The Museum of Modern Art Announces Werner Schroeter Retrospective

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The Museum of Modern Art, in association with the Munich Film Museum and the Goethe-Institut New York, presents the first comprehensive North American retrospective of German film, theater, and opera director Werner Schroeter (1945-2010).

Running May 11-June 11, 2012, in The Roy and Niuta Titus Theaters, Werner Schroeter includes 40 feature films and rare early experimental shorts, very few of which have had theatrical releases in the United States. This exhibition is organized by Stefan Droessler, Director, Munich Film Museum, and Joshua Siegel, Associate Curator, Department of Film, The Museum of Modern Art.

The full measure of Schroeter's influence on his German contemporaries, Rainer Werner Fassbinder, Rosa von Praunheim, and Hans-Jurgen Syberberg, and on Daniel Schmid, Ulrike Ottinger, Wim Wenders, and Werner Herzog, has only begun to be fully appreciated. So too his direction of actors like Isabelle Huppert, Bulle Ogier, Candy Darling, and his muse and superstar Magdalena Montezuma, from whom he drew some of their greatest performances.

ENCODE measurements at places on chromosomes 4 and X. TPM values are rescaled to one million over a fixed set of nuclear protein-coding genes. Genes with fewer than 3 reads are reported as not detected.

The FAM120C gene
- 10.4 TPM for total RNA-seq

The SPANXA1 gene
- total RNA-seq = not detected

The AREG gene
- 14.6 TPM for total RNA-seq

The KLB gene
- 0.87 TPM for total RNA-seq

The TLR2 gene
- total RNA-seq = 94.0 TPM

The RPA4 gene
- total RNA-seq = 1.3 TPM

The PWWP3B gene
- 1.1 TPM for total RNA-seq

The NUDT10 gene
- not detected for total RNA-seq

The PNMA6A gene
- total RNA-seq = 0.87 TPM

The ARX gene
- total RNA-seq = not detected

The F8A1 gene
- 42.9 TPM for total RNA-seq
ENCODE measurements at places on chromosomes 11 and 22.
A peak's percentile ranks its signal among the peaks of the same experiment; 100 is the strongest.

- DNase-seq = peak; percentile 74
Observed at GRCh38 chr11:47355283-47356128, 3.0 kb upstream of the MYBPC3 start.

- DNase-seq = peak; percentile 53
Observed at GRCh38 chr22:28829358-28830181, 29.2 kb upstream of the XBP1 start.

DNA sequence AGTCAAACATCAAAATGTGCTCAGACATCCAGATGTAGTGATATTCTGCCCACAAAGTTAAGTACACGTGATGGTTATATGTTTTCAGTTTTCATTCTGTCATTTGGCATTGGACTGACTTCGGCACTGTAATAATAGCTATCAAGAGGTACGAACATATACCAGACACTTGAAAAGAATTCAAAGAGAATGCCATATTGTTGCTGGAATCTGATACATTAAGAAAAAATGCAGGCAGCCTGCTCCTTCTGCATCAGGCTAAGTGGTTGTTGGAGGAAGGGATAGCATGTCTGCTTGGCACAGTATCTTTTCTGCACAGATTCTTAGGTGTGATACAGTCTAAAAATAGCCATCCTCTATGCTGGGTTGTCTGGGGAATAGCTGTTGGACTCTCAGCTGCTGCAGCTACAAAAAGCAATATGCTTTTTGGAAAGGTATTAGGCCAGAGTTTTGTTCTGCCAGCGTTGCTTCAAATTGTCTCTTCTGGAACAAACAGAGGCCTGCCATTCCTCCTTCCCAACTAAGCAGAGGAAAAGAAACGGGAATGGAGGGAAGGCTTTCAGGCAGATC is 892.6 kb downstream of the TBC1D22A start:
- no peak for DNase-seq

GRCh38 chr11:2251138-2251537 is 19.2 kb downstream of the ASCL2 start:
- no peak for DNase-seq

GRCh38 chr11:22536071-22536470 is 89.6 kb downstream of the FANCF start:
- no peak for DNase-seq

Inspired, like Jack Smith, by the divas of silent-era cinema, Schroeter strove for an authenticity of feeling through extreme emotions, reaching a point, he said, of "musical and gestural excess." He found this on the steps of an ancient Roman temple and on the streets of Manila, in a Pina Bausch dance piece, a fin-de-siècle Oscar Wilde tragedy, and a Verdi aria performed by Maria Callas. Making no distinction between kitsch and high art—travesty was for him a form of exaltation—he drew from a dazzling array of sources: Shakespeare and the Passion Play, German Romanticism and Italian neorealism, 19th-century opera and Arab pop, Jean Genet and Douglas Sirk, fashioning out of these a densely woven, ravishing, and often hallucinatory collage of images, songs, and fragmentary narratives organized around musical structures.




More On: Joshua Siegel, Candy Darling, Jack Smith, Oscar Wilde, Maria Callas, Jean Genet.

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by Barry Kostrinsky